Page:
The decision has been reached because of the need for government to obtain accurate estimates of the financial impact of any new legislation and the likelihood that we can obtain a view of financial impact by drawing on the Scottish experience of similar law reform."

Refreshingly honest, at least. And a breathing space before we all have to understand some new system. Unless, of course, you live in Scotland.

News Roundup

Ofsted has published Joint area review (JAR) reports for Hammersmith and Fulham, Knowsley, Bracknell Forest, Derby, Gloucestershire, Leicestershire, Liverpool, North Lincolnshire and Wandsworth. The services reviewed include council services, health services, police and probation services, and publicly funded services provided by voluntary bodies. Evidence from other inspections, including schools, further education colleges and residential settings, also contribute to the review. You can look at the reports for the individual authorities
here .

Ofsted also publishes its reviews of LA adoption & fostering services and residential units on their social care page .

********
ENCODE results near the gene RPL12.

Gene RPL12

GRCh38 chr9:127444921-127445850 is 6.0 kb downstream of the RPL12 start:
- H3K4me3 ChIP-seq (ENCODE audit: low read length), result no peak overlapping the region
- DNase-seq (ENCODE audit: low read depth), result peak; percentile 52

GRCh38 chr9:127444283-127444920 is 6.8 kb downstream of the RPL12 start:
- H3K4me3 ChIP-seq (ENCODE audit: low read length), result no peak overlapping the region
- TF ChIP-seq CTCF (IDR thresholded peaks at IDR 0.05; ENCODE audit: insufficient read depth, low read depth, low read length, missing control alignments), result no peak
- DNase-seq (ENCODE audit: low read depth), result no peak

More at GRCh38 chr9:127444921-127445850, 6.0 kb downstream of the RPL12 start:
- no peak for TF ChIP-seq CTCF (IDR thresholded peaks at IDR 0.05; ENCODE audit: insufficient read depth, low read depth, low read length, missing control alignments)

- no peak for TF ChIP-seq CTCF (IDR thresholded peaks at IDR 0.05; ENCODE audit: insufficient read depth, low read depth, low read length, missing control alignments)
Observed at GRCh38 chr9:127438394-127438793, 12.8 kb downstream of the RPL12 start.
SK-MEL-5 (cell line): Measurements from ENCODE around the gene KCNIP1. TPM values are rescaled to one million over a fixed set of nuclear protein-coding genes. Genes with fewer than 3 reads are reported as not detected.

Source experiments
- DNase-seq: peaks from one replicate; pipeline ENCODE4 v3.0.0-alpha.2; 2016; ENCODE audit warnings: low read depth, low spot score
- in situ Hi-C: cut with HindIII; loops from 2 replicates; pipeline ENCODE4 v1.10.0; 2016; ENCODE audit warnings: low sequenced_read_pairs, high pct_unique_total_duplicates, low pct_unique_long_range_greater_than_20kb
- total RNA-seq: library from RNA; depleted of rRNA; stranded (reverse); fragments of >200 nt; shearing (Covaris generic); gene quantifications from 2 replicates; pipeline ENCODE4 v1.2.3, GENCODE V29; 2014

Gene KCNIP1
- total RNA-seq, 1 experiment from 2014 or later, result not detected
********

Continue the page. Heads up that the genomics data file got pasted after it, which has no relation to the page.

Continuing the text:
The Fatherhood Institute and Department for Children, Schools and Families have produced guidance for local authorities and children’s trusts to help them develop parenting support services which are effective at strengthening father-child relationships. The guidance, which consists of a 'checklist' of father-inclusive approaches, is aimed mainly at Parenting Commissioners and those involved in drawing up Parenting Strategies, but will be of interest to anyone with a strategic role in children's services. DCSF will review implementation and follow up with Parenting Commissioners 'at some point after the Parenting Strategies have been submitted'.



The London Safeguarding Children Board has published its procedures for safeguarding children abused through domestic violence.



The NSPCC is running a course on Child Sex Abuse & the Law on 8 - 9 April.

You can sign up for a weekly CASPAR email alert from the NSPCC as well as weekly email alerts on New in the NSPCC library .


In case you missed it, registered members of the Law Society can use their new online legal library which has been developed in conjunction with Lexis Nexis.